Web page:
Did you know that the practice of gratitude can actually affect your health in some crazy cool ways?
Robert Emmons, a professor of Psychology at UC Davis, said that gratitude, “can lower blood pressure, improve immune function, and facilitate more efficient sleep.” And that’s not all! The University of California San Diego’s School of Medicine found that, “People who [are] more grateful actually [have] better heart health…less inflammation, and healthier heart rhythms.”
Um, who doesn’t want better sleep and a healthier heart?! Gratitude is such a simple way to help your body feel awesome and accomplish your goals. Gratitude can even improve your self-esteem! That’s right, just the act of being grateful can help you to stop comparing yourself to others and to start appreciating others accomplishments in a real genuine way.
I think we all know how to be grateful sometimes, but it’s a whole different thing to become a full-time, all-the-time grateful person. I definitely do my fair share of complaining and comparing, but starting a gratitude practice has really helped me notice the little things in my life that I can be grateful for.
Being grateful for those little things can start to transform your whole life–you’ll be crazy grateful all the time soon enough!
5 Steps to Start Up a Gratitude Practice
1.Pick a time, morning, afternoon or night.
One super important part of having a gratitude practice is repetition. Choose a time of the day that works best for you on a regular basis to take 10 or 15 minutes for this practice. I like to do a gratitude practice in the morning right before my workout.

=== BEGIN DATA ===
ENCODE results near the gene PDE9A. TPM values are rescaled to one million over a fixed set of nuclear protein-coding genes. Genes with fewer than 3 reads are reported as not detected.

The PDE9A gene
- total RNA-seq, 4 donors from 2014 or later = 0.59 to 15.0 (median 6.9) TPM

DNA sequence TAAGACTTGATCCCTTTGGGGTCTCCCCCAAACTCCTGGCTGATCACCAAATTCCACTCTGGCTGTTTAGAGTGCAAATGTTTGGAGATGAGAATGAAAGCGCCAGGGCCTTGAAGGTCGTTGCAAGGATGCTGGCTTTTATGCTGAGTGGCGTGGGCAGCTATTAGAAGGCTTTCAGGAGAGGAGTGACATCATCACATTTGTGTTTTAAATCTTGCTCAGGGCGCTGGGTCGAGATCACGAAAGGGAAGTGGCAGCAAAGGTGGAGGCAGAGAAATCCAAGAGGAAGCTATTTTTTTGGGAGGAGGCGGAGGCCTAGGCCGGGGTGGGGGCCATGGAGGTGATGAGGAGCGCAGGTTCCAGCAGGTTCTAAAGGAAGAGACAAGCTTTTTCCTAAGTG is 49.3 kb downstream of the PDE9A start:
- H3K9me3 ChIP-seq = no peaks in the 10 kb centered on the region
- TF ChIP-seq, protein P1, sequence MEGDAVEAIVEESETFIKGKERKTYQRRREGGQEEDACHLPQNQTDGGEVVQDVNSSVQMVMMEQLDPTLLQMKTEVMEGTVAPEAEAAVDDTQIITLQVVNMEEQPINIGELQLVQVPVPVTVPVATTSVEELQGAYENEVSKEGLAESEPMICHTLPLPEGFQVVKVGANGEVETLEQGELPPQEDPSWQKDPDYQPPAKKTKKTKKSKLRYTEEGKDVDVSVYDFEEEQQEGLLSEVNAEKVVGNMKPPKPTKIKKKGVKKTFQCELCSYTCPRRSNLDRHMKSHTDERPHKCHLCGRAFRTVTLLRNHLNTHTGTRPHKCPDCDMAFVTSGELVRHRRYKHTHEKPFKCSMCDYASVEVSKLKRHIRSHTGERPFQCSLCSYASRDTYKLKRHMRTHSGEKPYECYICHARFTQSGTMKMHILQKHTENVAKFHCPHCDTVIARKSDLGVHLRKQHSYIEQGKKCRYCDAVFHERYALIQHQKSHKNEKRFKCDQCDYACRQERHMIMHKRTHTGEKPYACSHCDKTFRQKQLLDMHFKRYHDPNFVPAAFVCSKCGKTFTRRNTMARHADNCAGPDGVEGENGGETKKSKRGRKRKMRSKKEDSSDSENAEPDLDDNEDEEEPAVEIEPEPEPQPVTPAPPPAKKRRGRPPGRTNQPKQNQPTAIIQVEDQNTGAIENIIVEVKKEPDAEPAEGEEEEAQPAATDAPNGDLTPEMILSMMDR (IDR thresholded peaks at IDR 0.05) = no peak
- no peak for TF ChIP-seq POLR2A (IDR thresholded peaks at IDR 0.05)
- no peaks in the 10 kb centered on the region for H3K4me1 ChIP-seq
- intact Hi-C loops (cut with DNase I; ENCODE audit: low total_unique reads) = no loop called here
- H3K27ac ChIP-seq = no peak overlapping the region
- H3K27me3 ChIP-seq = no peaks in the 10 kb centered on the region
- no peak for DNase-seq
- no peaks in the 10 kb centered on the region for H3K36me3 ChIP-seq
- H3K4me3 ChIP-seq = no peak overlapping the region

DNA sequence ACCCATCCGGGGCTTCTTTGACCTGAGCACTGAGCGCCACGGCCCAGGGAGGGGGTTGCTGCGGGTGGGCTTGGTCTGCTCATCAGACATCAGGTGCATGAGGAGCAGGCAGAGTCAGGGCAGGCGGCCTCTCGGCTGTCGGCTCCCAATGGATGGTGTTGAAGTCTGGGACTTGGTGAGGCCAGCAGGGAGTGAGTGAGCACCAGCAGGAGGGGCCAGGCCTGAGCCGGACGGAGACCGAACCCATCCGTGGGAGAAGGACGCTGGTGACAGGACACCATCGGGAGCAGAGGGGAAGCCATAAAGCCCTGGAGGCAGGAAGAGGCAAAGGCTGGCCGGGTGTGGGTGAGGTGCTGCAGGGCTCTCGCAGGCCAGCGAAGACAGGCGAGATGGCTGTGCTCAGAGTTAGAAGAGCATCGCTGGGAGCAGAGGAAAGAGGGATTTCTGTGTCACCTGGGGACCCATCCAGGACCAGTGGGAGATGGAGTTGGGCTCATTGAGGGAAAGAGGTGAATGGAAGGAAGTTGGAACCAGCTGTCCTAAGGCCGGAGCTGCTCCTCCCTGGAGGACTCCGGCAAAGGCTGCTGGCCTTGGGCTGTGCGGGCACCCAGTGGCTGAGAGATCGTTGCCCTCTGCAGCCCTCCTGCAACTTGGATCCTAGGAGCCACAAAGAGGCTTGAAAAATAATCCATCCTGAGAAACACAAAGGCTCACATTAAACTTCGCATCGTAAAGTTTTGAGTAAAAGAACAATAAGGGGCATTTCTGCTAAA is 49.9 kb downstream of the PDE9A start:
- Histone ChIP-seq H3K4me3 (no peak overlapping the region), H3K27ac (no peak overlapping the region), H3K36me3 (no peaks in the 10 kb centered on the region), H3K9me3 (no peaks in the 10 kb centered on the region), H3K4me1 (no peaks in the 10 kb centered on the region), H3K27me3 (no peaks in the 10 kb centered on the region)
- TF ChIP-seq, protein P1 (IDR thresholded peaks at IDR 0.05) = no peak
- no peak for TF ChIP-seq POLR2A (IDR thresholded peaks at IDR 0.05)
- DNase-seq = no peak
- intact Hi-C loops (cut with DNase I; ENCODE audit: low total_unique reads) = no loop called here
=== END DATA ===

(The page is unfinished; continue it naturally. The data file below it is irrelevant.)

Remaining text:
2. Go off by yourself for a walk or to a quiet place in your home.
Get away from your distractions, whether it be the dishes or the kids or a huge mess in the living room. You can sit in your bed, go on a walk, or wherever you feel the most comfortable
3. Write grateful thoughts in a gratitude journal.
Some people just think about the things they are grateful for, but I like to write them down. I just love seeing the words on a page, and I can look back at them when I’m feeling down and complaining. Write for as long or as little as you like, but I challenge you to fill up a whole page every single day! It’s fun, and it makes you really have to think hard about all of the awesome things in your life.
4. Write down your good goals for the future.
This is where it gets fun. Think about what goals you are working towards. Are you working on better nutrition, potty training a kid, starting a business venture, or just trying to keep the house clean for today? Write it down as though it has already happened, like this: “I am grateful that I stuck to my meal plan today and I am grateful that I always speak kindly to my kids.” This will help you visualize all of the awesome things you can do every day, and it can help you feel more positive about the future.
5. Rinse and repeat!
Like I said in Step 1, the most important part of a gratitude practice is repetition! Keep it up, don’t quit! If you miss a day, don’t get discouraged. You can always start again the next day.